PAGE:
|Intro||Ming dynasty person CBDB = 248328|
Ho Yin or He Xian (traditional Chinese: 何賢; simplified Chinese: 何贤; pinyin: Hé Xián; Jyutping: Ho Jin; 1908–1983) ComB was a businessman, politician and senior leader of the Chinese community in Macau.
Ho Yin was born in Panyu, in the Pearl River Delta region, 100 kilometres north of Macau in 1908, when China was still ruled by the imperial family of the Qing Dynasty. He was an important diplomatic intermediary between the People's Republic of China and the anti-Communist Estado Novo regime in Portugal, which existed between 1933 and 1974. He died in Macau on December 6, 1983.
His son, Edmund Ho, became the first Chief Executive of the Macau Special Administrative Region.
In China and Hong Kong
His father, Ho Cheng-kai, was a small businessman, owning a small shop in Panyu. When Ho was only 13, he became an apprentice in a shop in Guangzhou, learning to manage it. At 16, he moved to Shunde, a traditional centre in the region of the Pearl River Delta, where he became an administrator of a grocer's shop. In 1930, he decided to invest in the money changing business, opening a store in Guangzhou. But in 1938, with the invasion of the Japanese to Guangdong, he was forced to move to Hong Kong, where he continued his business in the then British colony. His half-brother, Ho Tim, was already in business in Hong Kong, and would later become a director of the Hang Seng Bank.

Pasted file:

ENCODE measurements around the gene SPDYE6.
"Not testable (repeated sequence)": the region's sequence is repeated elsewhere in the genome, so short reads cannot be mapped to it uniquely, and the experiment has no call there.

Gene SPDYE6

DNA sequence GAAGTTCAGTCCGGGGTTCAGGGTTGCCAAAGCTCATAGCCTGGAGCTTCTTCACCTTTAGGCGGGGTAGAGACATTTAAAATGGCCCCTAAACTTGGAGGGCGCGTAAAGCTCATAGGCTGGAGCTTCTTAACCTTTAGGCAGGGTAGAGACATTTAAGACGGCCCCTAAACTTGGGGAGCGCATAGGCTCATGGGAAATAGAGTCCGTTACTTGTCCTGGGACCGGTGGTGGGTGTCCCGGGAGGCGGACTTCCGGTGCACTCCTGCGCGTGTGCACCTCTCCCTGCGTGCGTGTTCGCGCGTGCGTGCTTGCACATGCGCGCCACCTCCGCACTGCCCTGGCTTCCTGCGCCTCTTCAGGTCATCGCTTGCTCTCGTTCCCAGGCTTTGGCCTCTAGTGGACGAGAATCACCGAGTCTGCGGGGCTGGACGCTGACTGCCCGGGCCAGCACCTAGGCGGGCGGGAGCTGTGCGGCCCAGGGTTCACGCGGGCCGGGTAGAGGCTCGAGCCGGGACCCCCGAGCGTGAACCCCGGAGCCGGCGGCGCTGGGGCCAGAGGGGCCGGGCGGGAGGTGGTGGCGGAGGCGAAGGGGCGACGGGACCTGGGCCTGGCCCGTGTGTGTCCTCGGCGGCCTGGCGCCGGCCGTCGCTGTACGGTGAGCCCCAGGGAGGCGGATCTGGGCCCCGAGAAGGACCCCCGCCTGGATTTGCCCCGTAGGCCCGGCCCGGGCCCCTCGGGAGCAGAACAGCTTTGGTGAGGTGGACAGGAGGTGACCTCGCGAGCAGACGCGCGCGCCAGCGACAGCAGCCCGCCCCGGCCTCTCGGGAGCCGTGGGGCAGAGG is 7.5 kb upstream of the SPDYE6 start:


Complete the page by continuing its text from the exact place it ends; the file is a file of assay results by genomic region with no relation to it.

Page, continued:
In 1941, the Japanese finally occupied Hong Kong and consequently Ho took refuge in Macau, then a colony of Portugal, who remained neutral during the Second World War. Shortly after his arrival, Ho, along with other entrepreneurs from Macau and Hong Kong, founded Tai Fung Money Changer Limited in 1942, which initially only carried out monetary transactions, but would later become Tai Fung Bank in 1972.
It was during the Second World War that Ho became rich and famous due to his business in the area of monetary transactions and the lucrative trade in gold, particularly in its major contribution to the stabilisation of the value of the pataca, the local currency, as well advising the Banco Nacional Ultramarino, responsible for issuing the pataca, on financial matters. At that time, the gold trade in Macau, specifically the import of gold, was controlled by a small group of businessmen from Macau and Hong Kong, including Ho Sin Hang, Cheng Yu Tung, YC Liang, and Pedro José Lobo, as well as Ho Yin.